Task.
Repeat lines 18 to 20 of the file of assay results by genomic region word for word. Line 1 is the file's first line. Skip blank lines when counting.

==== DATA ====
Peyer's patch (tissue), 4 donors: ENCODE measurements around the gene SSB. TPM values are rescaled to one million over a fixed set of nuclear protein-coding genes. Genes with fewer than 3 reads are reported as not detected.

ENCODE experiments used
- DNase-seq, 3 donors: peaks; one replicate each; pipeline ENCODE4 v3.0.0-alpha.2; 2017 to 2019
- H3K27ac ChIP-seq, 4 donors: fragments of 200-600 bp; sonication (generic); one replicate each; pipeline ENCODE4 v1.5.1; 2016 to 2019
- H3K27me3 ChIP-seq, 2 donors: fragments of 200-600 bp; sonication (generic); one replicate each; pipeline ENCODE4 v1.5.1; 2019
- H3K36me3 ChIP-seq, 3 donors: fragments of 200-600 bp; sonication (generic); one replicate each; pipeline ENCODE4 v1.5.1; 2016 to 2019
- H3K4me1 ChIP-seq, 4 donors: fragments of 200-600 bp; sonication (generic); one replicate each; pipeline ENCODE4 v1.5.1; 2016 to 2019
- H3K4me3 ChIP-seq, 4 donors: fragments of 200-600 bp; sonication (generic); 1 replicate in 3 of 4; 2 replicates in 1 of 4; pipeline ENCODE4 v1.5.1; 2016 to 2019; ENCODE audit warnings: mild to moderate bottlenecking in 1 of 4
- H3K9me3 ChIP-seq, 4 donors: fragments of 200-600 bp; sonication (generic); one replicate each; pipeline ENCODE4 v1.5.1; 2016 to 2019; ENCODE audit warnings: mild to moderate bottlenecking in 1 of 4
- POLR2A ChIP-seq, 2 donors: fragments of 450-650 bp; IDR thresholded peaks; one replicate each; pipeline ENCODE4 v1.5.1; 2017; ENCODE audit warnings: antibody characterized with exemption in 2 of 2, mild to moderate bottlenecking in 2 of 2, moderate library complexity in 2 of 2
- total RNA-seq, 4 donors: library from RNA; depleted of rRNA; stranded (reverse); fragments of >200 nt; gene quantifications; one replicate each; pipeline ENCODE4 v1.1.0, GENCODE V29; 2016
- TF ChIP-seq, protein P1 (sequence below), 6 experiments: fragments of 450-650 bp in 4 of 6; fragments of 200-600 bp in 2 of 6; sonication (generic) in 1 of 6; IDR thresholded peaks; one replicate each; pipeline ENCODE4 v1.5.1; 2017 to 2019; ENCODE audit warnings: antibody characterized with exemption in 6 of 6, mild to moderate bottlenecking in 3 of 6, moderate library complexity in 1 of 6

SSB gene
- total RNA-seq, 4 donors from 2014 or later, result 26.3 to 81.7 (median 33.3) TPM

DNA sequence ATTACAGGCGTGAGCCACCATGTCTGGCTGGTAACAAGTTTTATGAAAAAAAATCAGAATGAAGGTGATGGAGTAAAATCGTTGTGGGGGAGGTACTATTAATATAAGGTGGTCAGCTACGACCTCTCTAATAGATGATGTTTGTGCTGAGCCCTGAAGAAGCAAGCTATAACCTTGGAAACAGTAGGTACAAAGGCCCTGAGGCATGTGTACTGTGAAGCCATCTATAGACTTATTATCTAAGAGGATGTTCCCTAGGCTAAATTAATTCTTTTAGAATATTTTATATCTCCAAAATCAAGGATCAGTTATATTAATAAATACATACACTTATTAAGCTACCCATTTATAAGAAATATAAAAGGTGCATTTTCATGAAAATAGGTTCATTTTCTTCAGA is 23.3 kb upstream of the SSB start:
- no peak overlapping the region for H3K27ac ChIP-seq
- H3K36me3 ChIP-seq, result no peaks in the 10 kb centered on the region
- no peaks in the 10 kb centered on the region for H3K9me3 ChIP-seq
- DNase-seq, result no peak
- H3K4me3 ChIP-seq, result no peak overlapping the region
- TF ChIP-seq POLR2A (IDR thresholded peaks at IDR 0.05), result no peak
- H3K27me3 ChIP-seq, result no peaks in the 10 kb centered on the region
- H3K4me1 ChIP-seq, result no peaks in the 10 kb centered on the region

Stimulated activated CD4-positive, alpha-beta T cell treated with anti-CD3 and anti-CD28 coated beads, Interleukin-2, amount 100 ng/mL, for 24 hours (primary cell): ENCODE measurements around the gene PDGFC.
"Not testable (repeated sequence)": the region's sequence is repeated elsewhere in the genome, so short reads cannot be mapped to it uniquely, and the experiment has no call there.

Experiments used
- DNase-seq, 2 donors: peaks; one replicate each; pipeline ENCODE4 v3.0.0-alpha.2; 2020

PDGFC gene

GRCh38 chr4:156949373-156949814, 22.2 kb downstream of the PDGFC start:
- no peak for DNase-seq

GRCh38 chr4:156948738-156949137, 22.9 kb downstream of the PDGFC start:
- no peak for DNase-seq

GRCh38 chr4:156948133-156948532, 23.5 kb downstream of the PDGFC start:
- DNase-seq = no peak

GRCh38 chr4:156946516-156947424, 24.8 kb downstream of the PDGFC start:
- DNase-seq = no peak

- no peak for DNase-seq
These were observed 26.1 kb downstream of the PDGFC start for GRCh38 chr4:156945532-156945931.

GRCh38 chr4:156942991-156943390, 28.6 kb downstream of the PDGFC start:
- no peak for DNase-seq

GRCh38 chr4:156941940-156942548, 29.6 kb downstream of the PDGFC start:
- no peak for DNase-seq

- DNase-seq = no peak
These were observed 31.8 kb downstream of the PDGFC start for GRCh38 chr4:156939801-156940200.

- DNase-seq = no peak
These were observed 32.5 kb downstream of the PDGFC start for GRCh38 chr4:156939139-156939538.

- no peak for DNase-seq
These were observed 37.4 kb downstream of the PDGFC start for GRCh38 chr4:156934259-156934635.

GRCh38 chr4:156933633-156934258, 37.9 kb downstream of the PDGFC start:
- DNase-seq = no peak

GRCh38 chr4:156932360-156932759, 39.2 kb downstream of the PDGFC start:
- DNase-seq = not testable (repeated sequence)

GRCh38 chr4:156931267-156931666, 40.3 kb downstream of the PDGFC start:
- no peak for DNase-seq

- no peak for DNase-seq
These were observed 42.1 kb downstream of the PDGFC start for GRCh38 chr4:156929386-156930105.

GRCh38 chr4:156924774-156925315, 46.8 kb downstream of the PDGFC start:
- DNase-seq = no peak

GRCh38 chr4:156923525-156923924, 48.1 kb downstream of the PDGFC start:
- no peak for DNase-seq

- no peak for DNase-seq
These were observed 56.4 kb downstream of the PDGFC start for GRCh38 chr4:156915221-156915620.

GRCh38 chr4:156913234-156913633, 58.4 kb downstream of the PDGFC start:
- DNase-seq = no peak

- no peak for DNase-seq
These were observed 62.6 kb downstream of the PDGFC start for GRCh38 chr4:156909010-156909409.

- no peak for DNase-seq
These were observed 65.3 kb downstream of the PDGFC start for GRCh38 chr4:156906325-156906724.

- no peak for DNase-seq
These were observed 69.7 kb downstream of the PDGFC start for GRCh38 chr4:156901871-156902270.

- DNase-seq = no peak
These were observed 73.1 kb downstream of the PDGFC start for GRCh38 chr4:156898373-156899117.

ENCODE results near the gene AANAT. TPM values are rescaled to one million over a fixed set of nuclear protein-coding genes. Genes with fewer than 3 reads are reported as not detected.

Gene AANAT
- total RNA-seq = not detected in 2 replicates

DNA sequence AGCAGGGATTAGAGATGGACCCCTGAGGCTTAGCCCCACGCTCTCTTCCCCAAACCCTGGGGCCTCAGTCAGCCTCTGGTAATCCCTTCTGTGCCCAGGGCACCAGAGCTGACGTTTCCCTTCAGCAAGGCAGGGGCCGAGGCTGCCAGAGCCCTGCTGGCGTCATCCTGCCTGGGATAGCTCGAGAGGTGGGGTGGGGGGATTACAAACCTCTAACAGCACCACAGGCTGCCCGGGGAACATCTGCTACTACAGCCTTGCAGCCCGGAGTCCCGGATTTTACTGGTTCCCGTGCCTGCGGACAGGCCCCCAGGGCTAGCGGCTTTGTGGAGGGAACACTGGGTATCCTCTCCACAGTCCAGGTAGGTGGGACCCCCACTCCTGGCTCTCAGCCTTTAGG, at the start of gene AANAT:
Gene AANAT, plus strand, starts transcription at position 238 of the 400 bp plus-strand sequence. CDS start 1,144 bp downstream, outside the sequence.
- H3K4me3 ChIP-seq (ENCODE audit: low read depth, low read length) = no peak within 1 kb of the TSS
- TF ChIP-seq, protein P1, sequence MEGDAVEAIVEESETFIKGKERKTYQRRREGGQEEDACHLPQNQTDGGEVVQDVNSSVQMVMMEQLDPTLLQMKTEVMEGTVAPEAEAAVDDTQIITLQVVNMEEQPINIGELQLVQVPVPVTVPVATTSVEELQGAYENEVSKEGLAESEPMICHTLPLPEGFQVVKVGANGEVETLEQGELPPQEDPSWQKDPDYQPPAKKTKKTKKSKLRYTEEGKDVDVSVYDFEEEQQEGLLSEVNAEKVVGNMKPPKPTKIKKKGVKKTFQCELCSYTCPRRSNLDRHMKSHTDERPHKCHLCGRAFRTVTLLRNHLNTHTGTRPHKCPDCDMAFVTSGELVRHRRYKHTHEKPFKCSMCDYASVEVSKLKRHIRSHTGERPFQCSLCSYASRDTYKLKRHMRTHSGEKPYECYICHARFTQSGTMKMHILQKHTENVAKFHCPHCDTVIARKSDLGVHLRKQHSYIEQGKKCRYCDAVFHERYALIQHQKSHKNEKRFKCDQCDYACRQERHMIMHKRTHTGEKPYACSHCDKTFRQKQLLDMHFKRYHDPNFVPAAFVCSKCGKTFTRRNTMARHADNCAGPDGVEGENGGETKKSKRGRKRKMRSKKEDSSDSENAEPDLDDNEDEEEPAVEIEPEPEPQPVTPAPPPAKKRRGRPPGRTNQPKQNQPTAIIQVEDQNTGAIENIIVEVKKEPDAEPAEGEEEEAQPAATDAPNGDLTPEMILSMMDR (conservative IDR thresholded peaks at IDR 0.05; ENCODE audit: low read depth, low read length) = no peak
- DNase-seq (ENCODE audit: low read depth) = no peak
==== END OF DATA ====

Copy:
- no peaks in the 10 kb centered on the region for H3K9me3 ChIP-seq
- DNase-seq, result no peak
- H3K4me3 ChIP-seq, result no peak overlapping the region